Anne Marie Ruff talks with Book Glow about the writing of her novel, Beneath the Same Heaven. With candor, beauty, and unusual insight, the novel reveals how decent people can justify horrific acts. The book is available from Amazon and Open Books Direct.
Describe Beneath the Same Heaven in one sentence.
This cross-cultural love story follows two characters as their marriage is torn apart by the geopolitics of their respective countries.
What led you to write it?
On 9/11, I was in a nightclub in Bangkok, dancing with a man from another culture and another religion. When the lights came up and the TV screens in the club showed the smoking towers, we both knew revenge would follow. After he and I married, we realized that we had grown up with different ideas of justice and how to achieve it. So this story explores what happens to love when two seemingly irreconcilable systems of justice collide in a worst case scenario. Beneath the Same Heaven is my attempt to answer the questions: what drives good and loving people to act in reprehensible ways? And can those people remain good and loving?
How long did it take to write?
Seven years. I mapped out the plot in about six months, wrote the first draft in about 18 months, and then spent another five years revising, pitching, handling rejection, and revising some more before happily publishing with Open Books.
Do you prefer writing in one genre over another?
As a journalist, I spent years writing non-fiction. Articles and broadcast stories are quick work by comparison to fiction, causing a lot less heartache than novel writing. But I started to feel that non-fiction stories didn’t make the impact I wanted. They didn’t stick with people. So I started with fiction, very realistic fiction. I wanted to enrich the non-fiction stories I saw around me with the emotional charge of fictional characters. I take a lot of care to ensure my fictional stories are plausible, but I love the freedom to be able to follow the emotional arc of a story the way I want to.
What book most influenced your life?
I couldn’t possibly name just one. A Wrinkle in Time by Madeline L’Engle made an indelible impression on me when I was a child. The Ground Beneath Her Feet by Salman Rushdie is the best novel I have ever read, as it seems to cover every possible human relationship. The Gift: Creativity and the Artist in the Modern World by Lewis Hyde helped me understand the role of art in the world and the role of my writing in my own life.
Where do you write?
I wrote most of this book sitting at the back of the 96 Metro Los Angeles bus on the way to my office. I set a goal of 250 words every morning on my 20 minute bus ride. (I discovered I couldn’t write on the evening commute, as my brain was tired.) And on Saturday mornings, I sat on my verandah until I had written 1000 words, usually about an hour or two.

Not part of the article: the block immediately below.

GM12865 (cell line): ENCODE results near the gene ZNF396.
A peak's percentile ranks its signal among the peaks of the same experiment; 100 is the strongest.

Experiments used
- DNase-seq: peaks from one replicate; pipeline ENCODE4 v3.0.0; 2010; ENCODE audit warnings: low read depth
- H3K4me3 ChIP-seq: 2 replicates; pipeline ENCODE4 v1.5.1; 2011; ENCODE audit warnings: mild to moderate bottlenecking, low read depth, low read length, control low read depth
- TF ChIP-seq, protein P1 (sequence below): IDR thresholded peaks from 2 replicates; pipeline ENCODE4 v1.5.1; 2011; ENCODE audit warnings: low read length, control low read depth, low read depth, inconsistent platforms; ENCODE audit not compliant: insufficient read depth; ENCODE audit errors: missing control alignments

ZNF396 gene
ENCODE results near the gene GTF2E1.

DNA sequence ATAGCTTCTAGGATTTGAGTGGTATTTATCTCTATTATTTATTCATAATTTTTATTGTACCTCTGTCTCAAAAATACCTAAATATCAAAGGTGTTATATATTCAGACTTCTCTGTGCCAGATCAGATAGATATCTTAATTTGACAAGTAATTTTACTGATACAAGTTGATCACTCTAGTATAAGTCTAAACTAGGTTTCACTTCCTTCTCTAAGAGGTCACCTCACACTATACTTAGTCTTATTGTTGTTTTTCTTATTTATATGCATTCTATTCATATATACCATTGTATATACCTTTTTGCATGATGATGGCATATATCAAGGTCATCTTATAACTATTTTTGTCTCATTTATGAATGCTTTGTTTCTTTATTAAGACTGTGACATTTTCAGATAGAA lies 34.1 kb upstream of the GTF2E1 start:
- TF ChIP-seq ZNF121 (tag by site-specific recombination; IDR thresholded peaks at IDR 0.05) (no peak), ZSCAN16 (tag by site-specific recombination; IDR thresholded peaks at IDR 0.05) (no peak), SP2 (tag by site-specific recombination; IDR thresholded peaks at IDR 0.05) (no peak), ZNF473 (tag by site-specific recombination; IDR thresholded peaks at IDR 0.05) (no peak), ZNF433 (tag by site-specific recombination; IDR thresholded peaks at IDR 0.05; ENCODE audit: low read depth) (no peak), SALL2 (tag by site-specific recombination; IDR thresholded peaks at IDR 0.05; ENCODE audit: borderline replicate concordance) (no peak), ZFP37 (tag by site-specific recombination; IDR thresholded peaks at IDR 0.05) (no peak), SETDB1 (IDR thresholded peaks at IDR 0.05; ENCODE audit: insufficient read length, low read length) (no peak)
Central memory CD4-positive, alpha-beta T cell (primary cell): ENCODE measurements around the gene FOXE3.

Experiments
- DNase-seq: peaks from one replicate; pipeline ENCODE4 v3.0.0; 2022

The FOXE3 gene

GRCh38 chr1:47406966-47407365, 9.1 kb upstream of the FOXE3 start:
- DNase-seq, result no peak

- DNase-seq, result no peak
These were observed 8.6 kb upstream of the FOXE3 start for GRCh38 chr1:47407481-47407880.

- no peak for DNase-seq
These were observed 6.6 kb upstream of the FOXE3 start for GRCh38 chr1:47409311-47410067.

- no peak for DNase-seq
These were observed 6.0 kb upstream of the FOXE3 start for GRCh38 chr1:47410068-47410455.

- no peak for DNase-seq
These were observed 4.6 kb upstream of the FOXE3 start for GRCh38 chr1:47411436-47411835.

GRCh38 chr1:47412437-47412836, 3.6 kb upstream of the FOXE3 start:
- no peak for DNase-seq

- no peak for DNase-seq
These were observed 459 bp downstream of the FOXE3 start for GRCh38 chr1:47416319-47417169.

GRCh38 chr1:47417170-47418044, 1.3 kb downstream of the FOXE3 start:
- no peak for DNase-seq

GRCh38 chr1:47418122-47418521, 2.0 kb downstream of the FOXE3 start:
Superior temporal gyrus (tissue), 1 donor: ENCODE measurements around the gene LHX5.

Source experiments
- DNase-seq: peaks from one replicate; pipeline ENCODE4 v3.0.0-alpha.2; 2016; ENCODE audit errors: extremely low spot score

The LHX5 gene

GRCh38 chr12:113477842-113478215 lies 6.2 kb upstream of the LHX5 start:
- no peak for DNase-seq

Is there any one thing that especially frustrates you about the writing process?
I spent years frustrated that I didn’t have time to write because I had a full time job and two children and a full social life. Before I figured out the right schedule, I was pretty sure my husband was to blame for my lack of time. But I realized all the other tasks in my life were getting done, so the time for writing was just a matter of prioritizing. I had been trying to write at the end of the day, when I was exhausted, and often I would lose the few precious minutes I had around midnight because my old computer would crash. So I asked my husband to find me a tiny computer that I could carry with me to take advantage of any down time I had. I didn’t need something fast or fancy, just a good wordprocessor that I could take with me on the bus. I also bargained with my family, that I would take about an hour to myself on Saturday morning to write a thousand words. If they allowed me that time undisturbed, I would give them my focus for the rest of the weekend. The logistics of writing may seem trivial, but I think figuring out the time and place to fit writing into your life is one of the most important issues in a writer’s life. Ideas come to all of us. Taking the time to write them down is hard.
Any advice for novice writers?
Spend more time writing than talking about writing. Discipline is as important, if not more important, than your talent. And writing is only half the work. Don’t underestimate the work required to pitch, revise, publish, and market the book.
I have a first draft of a children’s/young adult book called, with the working title Worldmaker. The story follows several kids from around the world who meet through an online video game, who realize they each have an ability to understand a certain aspect of nature. And they will need to combine those special abilities to respond to climate change.